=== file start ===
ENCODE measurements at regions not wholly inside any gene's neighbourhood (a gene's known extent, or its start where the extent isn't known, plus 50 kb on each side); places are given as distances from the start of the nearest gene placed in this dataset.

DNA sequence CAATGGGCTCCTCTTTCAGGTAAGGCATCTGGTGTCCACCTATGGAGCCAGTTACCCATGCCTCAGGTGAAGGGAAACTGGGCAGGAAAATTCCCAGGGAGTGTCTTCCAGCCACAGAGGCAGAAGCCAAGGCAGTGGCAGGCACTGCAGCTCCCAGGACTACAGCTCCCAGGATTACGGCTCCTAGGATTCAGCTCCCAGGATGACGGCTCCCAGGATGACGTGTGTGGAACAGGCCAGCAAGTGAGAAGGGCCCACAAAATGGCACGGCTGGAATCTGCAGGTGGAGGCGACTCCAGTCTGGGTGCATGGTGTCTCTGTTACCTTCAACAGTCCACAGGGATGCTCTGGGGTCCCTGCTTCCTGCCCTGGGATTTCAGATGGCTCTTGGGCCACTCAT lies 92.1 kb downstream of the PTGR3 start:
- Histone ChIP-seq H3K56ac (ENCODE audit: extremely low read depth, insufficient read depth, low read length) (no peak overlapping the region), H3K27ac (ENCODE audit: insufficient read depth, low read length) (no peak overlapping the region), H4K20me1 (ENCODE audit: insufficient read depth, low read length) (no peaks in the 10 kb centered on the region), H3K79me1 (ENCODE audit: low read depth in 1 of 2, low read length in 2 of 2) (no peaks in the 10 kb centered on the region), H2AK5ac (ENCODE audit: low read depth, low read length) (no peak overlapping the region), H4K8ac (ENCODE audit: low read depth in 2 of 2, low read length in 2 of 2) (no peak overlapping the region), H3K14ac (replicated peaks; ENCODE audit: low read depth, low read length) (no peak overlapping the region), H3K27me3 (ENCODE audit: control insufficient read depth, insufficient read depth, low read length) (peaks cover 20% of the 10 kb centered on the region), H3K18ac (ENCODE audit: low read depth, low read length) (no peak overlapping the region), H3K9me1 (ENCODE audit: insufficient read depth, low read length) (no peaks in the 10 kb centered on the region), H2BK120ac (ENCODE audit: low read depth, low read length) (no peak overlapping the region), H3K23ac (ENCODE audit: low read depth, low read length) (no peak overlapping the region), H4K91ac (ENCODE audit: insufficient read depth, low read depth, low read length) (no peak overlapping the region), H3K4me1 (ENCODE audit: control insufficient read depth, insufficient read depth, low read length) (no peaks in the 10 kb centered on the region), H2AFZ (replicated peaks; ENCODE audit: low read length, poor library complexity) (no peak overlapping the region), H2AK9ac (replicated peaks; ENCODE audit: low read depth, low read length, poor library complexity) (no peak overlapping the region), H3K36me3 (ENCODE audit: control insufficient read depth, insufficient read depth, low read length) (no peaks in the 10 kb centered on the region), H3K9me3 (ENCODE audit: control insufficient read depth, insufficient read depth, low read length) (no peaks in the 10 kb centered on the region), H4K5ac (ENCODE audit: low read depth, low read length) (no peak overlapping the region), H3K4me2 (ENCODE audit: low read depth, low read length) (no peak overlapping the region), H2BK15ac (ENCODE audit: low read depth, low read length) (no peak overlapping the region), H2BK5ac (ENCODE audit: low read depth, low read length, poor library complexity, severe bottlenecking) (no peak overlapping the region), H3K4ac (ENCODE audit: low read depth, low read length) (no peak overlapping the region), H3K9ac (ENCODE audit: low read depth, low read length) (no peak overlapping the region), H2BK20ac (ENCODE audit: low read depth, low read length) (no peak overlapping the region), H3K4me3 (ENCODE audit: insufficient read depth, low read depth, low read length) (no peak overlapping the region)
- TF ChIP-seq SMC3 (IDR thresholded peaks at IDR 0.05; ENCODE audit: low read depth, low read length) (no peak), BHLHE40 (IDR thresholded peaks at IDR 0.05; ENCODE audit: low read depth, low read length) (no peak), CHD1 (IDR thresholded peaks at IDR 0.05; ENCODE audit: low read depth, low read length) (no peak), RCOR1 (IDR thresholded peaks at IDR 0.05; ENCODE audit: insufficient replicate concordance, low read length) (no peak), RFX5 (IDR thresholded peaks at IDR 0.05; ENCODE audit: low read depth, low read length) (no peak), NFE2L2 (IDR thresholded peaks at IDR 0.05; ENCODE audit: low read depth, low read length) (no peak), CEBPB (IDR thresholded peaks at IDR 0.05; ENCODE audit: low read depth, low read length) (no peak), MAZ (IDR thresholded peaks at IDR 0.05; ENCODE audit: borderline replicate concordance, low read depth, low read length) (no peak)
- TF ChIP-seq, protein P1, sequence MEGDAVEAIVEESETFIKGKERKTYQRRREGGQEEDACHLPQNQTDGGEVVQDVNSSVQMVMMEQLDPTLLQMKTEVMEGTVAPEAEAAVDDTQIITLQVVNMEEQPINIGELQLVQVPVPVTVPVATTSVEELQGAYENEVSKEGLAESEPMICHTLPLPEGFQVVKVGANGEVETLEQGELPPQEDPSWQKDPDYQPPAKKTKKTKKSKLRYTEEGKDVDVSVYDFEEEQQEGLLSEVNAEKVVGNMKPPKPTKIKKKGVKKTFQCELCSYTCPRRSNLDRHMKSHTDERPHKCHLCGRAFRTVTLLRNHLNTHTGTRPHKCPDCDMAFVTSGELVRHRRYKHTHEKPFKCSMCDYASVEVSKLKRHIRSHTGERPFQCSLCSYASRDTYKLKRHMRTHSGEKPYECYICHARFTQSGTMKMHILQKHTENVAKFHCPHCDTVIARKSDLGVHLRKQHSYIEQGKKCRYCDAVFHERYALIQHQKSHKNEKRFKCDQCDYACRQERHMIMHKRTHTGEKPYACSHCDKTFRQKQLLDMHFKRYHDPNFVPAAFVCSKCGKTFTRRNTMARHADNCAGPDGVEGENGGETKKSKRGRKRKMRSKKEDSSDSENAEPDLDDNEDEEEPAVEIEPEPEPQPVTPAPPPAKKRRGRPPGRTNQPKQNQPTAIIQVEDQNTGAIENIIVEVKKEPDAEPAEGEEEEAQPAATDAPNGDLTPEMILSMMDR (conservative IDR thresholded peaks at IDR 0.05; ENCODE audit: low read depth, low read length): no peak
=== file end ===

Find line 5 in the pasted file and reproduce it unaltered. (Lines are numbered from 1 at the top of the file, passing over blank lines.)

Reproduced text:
- TF ChIP-seq, protein P1, sequence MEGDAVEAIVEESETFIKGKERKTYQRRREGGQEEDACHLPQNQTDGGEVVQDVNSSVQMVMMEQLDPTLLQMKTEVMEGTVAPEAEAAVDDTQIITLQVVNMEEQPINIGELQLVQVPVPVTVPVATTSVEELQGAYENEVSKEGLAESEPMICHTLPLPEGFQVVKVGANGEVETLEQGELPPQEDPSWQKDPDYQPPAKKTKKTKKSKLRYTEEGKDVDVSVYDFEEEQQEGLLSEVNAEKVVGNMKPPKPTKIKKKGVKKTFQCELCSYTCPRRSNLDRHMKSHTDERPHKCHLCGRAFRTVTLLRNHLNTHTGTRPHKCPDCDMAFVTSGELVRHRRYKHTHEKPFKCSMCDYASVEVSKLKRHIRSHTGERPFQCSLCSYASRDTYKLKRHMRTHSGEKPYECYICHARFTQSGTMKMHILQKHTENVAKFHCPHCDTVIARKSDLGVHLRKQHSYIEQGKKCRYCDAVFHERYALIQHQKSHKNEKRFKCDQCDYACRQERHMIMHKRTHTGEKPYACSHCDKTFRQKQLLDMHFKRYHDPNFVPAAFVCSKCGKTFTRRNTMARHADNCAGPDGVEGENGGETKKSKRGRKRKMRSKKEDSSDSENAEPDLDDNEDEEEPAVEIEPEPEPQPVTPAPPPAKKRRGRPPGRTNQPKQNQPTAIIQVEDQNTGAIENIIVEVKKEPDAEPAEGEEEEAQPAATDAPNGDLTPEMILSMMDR (conservative IDR thresholded peaks at IDR 0.05; ENCODE audit: low read depth, low read length): no peak